World Password Day: What is it?


JOHN CAVANAUGH | Vice President – Office of the CTO  

Over time, simple passwords proved easy to guess through social engineering. As a result, the industry moved to recommend complex passwords and frequent rotations for passwords to improve security. However, human nature dictates that most people use common passwords across multiple systems. Complex passwords are often difficult for us to remember, but studies have shown that they are surprisingly easy for hackers to guess.

To fight this issue, the U.S. National Institute of Standards and Technology (NIST) upgraded its recommendations in 2017 to use a grouping of random words in conjunction with Multi-Factor Authentication (MFA). This technique has been proven to create passwords difficult for computers to guess, which can be very secure when used with MFA.

Unfortunately, many firms (and individuals) are still using outdated guidelines that require passwords with upper- and lower-case characters, numbers, and special symbols—the very practice that led to password re-use, making such passwords easy targets for cyber-attacks.

So, what is World Password Day? 

World Password Day was established in 2013, originating from an Intel Corporation initiative to raise awareness about the role passwords play in safeguarding our digital lives. Some users seldom change passwords, so it was also intended as a reminder to change them (at least annually). Now, the day is observed every year on the first Thursday of May.

Some Facts: 

Please consider the following: 

  • 44% of individuals are concerned about protecting their login credentials. 
  • On average, individuals reuse passwords on 10 of their accounts. 
  • 7 in 10 users use MFA as part of their login procedures. 
  • Over 80% of confirmed breaches are related to stolen, weak, or reused passwords. 
  • Modern hacking tools can crack 96% of the most common passwords in under 1 second! 

What should be done for computers and other personal devices? 

A typical iPhone or Android device can be set up to use biometrics (such as facial recognition or fingerprints). Several applications can support MFA on mobile devices to avoid the pitfalls of SMS (where phone numbers can be cloned or stolen). These include Microsoft Authenticator, Cisco DUO, Google Authenticator, and Okta. This technology provides a significant step toward achieving better security.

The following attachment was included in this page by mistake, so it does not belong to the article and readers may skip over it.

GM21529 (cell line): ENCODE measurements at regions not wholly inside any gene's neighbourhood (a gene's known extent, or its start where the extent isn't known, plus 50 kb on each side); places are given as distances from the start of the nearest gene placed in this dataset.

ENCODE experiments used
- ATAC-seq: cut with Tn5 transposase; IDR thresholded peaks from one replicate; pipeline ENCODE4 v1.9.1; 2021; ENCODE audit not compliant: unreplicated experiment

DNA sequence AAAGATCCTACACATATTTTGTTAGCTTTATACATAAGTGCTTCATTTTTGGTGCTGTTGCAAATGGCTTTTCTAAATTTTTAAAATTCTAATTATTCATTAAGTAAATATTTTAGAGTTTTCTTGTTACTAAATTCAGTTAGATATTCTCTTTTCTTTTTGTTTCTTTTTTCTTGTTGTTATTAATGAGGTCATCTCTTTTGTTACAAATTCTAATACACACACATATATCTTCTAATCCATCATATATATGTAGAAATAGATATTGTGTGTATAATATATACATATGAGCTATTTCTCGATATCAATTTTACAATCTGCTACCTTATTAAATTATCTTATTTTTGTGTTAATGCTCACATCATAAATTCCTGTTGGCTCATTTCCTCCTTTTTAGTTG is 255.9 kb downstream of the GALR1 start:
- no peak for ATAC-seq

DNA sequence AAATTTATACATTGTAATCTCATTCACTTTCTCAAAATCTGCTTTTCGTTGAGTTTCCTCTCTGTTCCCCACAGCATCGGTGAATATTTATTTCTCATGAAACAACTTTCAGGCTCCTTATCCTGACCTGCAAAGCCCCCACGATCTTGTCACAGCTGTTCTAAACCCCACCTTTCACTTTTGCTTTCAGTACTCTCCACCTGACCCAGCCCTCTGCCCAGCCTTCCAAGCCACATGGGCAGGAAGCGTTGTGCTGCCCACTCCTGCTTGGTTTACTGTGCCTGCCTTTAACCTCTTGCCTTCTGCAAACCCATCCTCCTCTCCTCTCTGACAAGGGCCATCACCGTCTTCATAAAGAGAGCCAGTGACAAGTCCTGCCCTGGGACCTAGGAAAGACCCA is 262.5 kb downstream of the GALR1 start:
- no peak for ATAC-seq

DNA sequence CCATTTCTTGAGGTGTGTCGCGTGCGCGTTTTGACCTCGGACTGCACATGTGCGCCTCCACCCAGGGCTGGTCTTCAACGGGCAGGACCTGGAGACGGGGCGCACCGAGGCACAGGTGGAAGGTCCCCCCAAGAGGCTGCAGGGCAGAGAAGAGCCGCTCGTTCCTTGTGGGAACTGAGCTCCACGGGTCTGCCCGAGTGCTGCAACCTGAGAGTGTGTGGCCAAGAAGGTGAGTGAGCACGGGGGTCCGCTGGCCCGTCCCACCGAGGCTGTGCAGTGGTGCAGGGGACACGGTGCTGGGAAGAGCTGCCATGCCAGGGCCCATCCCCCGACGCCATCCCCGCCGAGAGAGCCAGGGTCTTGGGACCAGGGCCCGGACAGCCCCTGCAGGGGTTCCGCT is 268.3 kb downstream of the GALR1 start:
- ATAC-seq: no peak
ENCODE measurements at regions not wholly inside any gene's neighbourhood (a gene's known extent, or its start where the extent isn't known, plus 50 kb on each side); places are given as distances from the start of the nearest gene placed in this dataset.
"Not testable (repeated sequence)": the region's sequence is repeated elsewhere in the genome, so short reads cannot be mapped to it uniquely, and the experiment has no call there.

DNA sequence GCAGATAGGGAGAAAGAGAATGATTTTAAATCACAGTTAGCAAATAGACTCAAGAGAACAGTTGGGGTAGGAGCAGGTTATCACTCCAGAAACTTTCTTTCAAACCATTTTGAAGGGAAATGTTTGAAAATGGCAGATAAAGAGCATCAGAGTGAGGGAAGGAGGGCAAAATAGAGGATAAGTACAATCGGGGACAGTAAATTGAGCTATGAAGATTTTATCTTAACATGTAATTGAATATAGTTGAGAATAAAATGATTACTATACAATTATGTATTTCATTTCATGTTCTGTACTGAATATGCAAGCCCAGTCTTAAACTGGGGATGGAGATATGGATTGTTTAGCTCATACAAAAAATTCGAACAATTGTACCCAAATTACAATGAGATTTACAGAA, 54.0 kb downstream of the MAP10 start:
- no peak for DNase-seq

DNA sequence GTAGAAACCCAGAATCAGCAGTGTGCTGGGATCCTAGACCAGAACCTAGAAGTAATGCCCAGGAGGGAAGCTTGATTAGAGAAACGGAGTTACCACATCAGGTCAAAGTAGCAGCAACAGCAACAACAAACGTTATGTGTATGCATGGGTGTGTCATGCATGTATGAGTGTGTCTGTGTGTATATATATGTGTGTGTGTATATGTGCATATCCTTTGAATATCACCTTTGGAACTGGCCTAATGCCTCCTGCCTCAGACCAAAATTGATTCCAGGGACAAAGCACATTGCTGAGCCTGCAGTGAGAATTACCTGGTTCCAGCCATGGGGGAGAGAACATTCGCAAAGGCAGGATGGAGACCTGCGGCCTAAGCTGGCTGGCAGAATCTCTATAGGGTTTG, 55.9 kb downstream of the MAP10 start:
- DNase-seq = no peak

As BlueAlly started its journey, we emphasized longer passwords with MFA and de-emphasized password complexity and rotation. Today, this type of technology front-ends all our application access.  

The result is user access to an application is validated with biometric signatures on an enrolled device. 

Now, about those longer passwords.   

Before the NIST recommendations in 2017, our policy (like everyone else’s) was to randomly mix upper- and lowercase letters with special symbols and numbers.  We also had specific rotation requirements.  

After the recommendations, we used long passwords with MFA. This eliminated significant overhead with rotations and improved security.  So, how long should they be?  NIST recommends using a passphrase of at least eight characters and up to 64 characters (longer is better).  

Enterprise users can combine this password recommendation with a single sign-on (SSO) system to minimize the creation of passwords of this length.  

What about Personal Accounts? 

SSO systems are standard across most Enterprises but do not exist for personal accounts. This is where Password Managers come into play.  Password Management Systems such as 1Password and LastPass simplify the process of maintaining unique passwords across various applications and websites. 

Our Recommendations for Users 

So, given this background, we recommend: 

  1. Create a unique “passphrase.” Use a minimum of 12 characters. 
  2. Update passwords annually.
  3. Use a professional password management system. 
  4. Implement MFA. 

At BlueAlly, we use a professional password manager, SSO, and MFA.  We recommend that our employees use the password management system to protect their personal accounts, and our subscription supports the use of the system for employees and their families. 


BlueAlly consultants have a long history of working with clients in regulated industries such as utilities, healthcare, and the financial sector. We can work with your teams to identify and mitigate your firm’s risks cost-effectively and comprehensively. 

To learn more, contact us about the assessments we can perform to address any concerns, improve your Identity Management systems, and enhance your overall security. 

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